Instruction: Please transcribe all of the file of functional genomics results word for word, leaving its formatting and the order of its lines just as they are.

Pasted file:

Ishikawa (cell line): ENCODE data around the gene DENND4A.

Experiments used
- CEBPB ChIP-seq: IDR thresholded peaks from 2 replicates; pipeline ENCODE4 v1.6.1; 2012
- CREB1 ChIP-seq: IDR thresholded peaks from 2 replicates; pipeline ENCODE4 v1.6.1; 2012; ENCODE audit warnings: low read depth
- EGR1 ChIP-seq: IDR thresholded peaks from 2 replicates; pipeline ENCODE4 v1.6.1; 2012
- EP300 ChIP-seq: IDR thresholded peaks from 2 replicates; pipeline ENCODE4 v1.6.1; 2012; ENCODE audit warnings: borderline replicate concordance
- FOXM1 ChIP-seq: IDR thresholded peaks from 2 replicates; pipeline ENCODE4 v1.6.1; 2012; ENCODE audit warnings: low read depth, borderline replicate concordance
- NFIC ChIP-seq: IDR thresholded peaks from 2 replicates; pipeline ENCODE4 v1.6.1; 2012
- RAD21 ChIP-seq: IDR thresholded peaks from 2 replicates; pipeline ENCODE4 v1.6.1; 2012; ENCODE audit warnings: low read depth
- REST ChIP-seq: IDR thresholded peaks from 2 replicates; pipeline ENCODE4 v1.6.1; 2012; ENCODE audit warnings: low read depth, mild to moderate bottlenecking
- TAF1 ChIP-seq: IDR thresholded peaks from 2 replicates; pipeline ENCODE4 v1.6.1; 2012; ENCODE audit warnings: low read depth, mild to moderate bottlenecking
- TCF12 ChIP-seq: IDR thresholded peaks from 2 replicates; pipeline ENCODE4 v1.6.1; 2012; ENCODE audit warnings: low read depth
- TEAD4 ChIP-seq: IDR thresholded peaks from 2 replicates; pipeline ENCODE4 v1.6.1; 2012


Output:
Ishikawa (cell line): ENCODE data around the gene DENND4A.

Experiments used
- CEBPB ChIP-seq: IDR thresholded peaks from 2 replicates; pipeline ENCODE4 v1.6.1; 2012
- CREB1 ChIP-seq: IDR thresholded peaks from 2 replicates; pipeline ENCODE4 v1.6.1; 2012; ENCODE audit warnings: low read depth
- EGR1 ChIP-seq: IDR thresholded peaks from 2 replicates; pipeline ENCODE4 v1.6.1; 2012
- EP300 ChIP-seq: IDR thresholded peaks from 2 replicates; pipeline ENCODE4 v1.6.1; 2012; ENCODE audit warnings: borderline replicate concordance
- FOXM1 ChIP-seq: IDR thresholded peaks from 2 replicates; pipeline ENCODE4 v1.6.1; 2012; ENCODE audit warnings: low read depth, borderline replicate concordance
- NFIC ChIP-seq: IDR thresholded peaks from 2 replicates; pipeline ENCODE4 v1.6.1; 2012
- RAD21 ChIP-seq: IDR thresholded peaks from 2 replicates; pipeline ENCODE4 v1.6.1; 2012; ENCODE audit warnings: low read depth
- REST ChIP-seq: IDR thresholded peaks from 2 replicates; pipeline ENCODE4 v1.6.1; 2012; ENCODE audit warnings: low read depth, mild to moderate bottlenecking
- TAF1 ChIP-seq: IDR thresholded peaks from 2 replicates; pipeline ENCODE4 v1.6.1; 2012; ENCODE audit warnings: low read depth, mild to moderate bottlenecking
- TCF12 ChIP-seq: IDR thresholded peaks from 2 replicates; pipeline ENCODE4 v1.6.1; 2012; ENCODE audit warnings: low read depth
- TEAD4 ChIP-seq: IDR thresholded peaks from 2 replicates; pipeline ENCODE4 v1.6.1; 2012